Be Prepared for the Next Big Storm
Do it now. "It's too massive of a project to take on in 24 hours," Salvation Army Disaster Services Director Kevin Smith says.
Tropical Storm Debby showed the Bay area just how much trouble residents would be in if a hurricane hit the area directly, Florida Director of Emergency Disaster Services for the Salvation Army Kevin Smith said.
"We are so ripe for a bad hurricane to hit this area," he said.
So now is the time to prepare. Smith suggests taking the following steps to ensure your family is ready for the next big storm.
Come Up with a Family Reunification Plan
The number one request the Salvation Army gets after a storm is "Can you help us find out if our family is OK?," Smith said.
Having a reunification plan in place will help family members who are not in the area find you in the event you are without power or cell service. Decide what procedure you will follow to notify family as to where you will be in the event of a disaster, whether it's via Facebook, phone tree, email or other means, and let loved ones know your plans now—that way they know where to look for information if they can't reach you.
Plan To Be Without Power
If your home was without power during Tropical Storm Debby, you should assume you will be without power during future storms, Smith said. Ask yourself, "How do I live without power?," Smith said. Figure out how you will deal with a multi-day power outage before you're faced with it.
If you plan to stay in your home without power, spend a night in advance with the power shut off to see what it will be like and assess what you might need, Smith said. Newer homes heat up faster than older homes because they are less drafty, so keep that in mind, he said. Stock up on battery powered fans, plenty of gas for the grill for cooking without appliances, extra coolers that you can put food from the refrigerator and freezer in, and other items that will make it easier to stay in your home without power.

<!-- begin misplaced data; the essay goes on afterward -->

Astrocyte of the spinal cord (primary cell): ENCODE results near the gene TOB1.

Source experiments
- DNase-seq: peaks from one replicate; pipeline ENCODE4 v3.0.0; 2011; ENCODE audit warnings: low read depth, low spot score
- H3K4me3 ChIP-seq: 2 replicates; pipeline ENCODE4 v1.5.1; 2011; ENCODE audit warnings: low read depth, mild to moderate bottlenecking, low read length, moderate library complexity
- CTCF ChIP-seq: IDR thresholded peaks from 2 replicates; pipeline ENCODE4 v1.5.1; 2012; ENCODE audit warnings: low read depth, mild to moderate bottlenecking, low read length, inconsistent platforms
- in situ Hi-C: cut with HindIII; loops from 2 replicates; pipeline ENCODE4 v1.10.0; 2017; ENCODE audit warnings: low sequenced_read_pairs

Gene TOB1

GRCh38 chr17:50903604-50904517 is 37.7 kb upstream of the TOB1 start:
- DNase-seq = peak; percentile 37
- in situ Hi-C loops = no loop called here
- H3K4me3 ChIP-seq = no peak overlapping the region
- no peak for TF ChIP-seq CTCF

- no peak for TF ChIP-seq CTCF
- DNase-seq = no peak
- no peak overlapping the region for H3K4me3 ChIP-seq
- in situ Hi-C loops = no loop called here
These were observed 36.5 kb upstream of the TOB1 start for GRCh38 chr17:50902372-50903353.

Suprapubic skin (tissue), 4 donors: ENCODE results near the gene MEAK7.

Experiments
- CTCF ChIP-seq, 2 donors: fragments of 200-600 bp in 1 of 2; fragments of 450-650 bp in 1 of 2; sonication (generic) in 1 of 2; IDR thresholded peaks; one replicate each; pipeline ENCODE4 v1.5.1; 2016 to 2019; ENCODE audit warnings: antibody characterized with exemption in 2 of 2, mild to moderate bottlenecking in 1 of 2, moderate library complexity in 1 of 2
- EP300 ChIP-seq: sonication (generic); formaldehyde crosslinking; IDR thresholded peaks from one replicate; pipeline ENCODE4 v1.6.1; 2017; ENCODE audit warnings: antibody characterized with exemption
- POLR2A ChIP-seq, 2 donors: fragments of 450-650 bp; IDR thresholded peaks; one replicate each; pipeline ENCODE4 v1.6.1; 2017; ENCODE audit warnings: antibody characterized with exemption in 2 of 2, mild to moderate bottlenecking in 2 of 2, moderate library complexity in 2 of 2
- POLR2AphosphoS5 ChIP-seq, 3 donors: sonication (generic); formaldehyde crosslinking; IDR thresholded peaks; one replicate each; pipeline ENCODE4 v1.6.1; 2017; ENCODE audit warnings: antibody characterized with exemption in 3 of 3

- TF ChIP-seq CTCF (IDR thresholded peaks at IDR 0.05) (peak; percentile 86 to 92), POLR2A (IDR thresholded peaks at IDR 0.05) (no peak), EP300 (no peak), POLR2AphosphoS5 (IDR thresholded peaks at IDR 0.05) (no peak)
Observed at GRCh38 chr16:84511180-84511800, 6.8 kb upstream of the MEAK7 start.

Identify and Organize Important Documents
Take inventory of your home now, Smith said. Every homeowner should have either photos or a list with serial numbers of all major items. This will help you make a claim in the event your home is damaged or destroyed in a storm, he said.
There are tons of free tools to help people organize this information, Smith said. He recommends the Insurance Information Institute's free Know Your Stuff home inventory software.
In addition to your home inventory, you should have all of your important records, such as insurance information, birth certificates, titles and deeds. You can scan and store your inventory on a jump drive to make it easy to grab and go. Documents and important photograps should be stored in a waterproof container that is easily accessible, Smith said.
Without taking steps to get organized in advance, people faced with leaving their home will look at a file cabinet and think, "I can't take that with me," and just leave it all behind, he said.
"It's too massive of a project to take on in 24 hours," Smith said.
Put Together a Food Box Kit
"This is usually the only thing people think of when they think of disaster preparedness," Smith said.
Put together enough nonperishable food to last your family at least 72 hours, he said. And have a plan for how you will prepare that food without electricity.
Plan for Your Pets
If you must evacuate, where will your pets go? Have a plan in place in the event shelters do not accept animals.